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class Athena::Clock::Spec::MockClock
inherits Reference #

The mock clock is instantiated with a time and does not move forward on its own. The time is fixed until #sleep or #shift is called. This provides full control over what time the code assumes it's running with, ultimately making testing time-sensitive types much easier.

class ExpirationChecker
  def initialize(@clock : Athena::Clock::Interface); end

  def expired?(valid_until : Time) : Bool > valid_until

clock = Time.utc 2023, 9, 16, 15, 20
expiration_checker = clock
valid_until = Time.utc 2023, 9, 16, 15, 25

# valid_until is in the future, so not expired
expiration_checker.expired?(valid_until).should be_false

# Sleep for 10 minutes, so time is now 2023-09-16 15:30:00,
# time is instantly changes as if 10 minutes really passed
clock.sleep 10.minutes

expiration_checker.expired?(valid_until).should be_true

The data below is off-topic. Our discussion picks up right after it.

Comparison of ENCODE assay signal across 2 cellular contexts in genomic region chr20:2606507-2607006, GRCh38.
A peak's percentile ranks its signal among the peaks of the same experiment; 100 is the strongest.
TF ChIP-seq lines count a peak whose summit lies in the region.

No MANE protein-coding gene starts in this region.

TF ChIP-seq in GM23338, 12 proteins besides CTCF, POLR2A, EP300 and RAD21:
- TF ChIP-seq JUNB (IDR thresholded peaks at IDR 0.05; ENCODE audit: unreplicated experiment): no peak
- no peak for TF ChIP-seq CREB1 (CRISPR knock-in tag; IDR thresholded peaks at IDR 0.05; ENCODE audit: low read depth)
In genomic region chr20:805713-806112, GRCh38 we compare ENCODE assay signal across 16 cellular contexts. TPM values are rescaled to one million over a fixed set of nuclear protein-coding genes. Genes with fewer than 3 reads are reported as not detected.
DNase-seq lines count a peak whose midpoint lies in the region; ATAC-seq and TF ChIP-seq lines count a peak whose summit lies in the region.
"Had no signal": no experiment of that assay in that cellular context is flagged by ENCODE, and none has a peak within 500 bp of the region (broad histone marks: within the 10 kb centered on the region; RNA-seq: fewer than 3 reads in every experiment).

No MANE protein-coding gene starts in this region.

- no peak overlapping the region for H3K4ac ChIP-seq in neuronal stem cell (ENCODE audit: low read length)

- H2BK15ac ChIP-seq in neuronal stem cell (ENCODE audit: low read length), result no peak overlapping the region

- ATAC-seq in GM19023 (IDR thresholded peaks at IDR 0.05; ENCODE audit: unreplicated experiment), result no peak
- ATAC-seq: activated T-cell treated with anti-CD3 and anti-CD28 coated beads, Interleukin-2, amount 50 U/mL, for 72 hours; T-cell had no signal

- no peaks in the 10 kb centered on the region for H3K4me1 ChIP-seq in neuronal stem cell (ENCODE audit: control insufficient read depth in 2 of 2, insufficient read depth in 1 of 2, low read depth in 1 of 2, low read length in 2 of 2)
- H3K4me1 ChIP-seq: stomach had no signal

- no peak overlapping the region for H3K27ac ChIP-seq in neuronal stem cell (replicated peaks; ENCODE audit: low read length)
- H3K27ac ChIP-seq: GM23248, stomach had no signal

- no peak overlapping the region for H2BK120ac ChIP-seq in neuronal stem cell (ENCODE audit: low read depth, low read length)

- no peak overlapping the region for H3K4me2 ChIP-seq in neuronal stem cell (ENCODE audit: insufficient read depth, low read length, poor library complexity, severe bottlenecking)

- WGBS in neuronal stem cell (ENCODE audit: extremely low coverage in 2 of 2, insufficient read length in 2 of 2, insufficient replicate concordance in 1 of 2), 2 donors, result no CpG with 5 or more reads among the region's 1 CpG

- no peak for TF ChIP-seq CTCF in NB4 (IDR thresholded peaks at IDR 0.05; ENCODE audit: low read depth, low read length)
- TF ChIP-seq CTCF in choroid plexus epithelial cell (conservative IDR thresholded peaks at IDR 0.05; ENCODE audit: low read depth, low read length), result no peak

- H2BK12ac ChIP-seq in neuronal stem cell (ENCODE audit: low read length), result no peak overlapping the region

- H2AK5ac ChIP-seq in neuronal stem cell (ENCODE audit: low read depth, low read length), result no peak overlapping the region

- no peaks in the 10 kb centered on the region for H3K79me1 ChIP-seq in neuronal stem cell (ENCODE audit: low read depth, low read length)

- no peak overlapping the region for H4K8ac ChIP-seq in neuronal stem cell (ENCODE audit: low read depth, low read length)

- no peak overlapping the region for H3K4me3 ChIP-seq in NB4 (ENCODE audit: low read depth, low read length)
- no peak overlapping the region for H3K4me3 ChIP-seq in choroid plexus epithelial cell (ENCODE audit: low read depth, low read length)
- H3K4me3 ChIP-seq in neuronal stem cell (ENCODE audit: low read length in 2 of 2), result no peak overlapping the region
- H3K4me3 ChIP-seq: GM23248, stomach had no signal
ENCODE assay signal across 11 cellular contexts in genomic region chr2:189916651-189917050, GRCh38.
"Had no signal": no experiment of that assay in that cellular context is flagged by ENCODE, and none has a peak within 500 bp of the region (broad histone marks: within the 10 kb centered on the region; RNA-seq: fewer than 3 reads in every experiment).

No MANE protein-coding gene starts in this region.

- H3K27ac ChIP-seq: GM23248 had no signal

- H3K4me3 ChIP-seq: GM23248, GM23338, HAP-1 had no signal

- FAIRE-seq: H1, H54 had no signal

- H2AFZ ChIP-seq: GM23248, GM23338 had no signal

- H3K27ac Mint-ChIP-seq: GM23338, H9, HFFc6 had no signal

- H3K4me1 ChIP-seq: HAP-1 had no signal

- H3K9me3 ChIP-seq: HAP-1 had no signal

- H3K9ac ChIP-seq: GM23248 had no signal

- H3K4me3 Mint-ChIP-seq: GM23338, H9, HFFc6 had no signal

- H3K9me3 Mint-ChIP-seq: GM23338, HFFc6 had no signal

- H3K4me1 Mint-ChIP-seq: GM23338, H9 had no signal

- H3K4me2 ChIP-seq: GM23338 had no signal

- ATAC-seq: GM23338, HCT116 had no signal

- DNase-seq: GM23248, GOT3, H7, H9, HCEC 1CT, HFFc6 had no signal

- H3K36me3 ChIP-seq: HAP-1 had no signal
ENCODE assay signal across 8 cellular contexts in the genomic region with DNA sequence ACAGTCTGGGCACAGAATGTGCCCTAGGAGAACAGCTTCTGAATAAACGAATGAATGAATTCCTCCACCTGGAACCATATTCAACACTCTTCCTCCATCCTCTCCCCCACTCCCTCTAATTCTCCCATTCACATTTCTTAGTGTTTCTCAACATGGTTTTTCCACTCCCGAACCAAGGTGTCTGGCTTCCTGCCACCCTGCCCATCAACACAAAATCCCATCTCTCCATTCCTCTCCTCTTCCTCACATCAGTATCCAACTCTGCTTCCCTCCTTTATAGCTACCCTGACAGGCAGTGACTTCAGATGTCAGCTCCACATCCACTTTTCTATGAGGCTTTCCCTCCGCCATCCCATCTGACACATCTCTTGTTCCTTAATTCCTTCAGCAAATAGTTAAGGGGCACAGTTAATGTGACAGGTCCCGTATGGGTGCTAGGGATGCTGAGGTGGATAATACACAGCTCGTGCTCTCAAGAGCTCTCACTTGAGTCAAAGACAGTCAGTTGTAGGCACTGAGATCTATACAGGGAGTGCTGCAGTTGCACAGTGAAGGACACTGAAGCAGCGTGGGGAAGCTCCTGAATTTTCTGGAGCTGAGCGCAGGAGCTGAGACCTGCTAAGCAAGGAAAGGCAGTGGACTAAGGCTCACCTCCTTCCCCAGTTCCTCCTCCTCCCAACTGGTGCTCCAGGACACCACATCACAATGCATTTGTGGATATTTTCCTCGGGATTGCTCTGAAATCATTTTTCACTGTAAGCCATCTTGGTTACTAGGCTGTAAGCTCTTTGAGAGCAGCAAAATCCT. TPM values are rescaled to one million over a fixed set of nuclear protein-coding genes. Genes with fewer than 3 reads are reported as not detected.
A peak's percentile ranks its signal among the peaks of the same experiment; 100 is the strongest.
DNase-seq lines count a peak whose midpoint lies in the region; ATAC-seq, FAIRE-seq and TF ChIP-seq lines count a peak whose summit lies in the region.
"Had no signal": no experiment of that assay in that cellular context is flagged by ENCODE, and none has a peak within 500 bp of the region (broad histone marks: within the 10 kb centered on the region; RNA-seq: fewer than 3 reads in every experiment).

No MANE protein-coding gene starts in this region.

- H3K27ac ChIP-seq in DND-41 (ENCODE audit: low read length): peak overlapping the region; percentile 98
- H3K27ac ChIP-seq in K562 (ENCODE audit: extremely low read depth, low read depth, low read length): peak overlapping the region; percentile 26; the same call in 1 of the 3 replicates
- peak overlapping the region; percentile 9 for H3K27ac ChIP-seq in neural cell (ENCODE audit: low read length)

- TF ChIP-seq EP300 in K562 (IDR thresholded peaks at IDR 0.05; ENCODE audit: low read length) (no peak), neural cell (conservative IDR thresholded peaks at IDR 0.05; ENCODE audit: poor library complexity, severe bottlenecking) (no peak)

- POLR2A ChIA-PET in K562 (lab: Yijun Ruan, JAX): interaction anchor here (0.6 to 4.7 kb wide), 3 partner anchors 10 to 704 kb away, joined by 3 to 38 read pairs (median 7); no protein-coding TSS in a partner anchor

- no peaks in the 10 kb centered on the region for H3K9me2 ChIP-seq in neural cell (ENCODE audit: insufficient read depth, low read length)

# Time can also be shifted, either into the future or past
clock.shift minutes: -20

# valid_until is in the future again, so not expired
expiration_checker.expired?(valid_until).should be_false

Included modules



.new(now : Time = Time.local, location : Time::Location | Nil = nil)#

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#in_location(location : Time::Location) : self#

Returns a new clock instance set to the provided location.

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#now : Time#

Returns the current time as determined by the clock.

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#shift(*, years : Int = 0, months : Int = 0, weeks : Int = 0, days : Int = 0, hours : Int = 0, minutes : Int = 0, seconds : Int = 0) : Nil#

Shifts the mocked time instance by the provided amount of time. Positive values shift into the future, while negative values shift into the past.

This method is essentially equivalent to calling #sleep with the same amount of time, but this method provides a better API in some cases.

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#sleep(span : Time::Span) : Nil#

Sleeps for the provided span of time.

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#sleep(seconds : Number) : Nil#

Sleeps for the provided amount of seconds.

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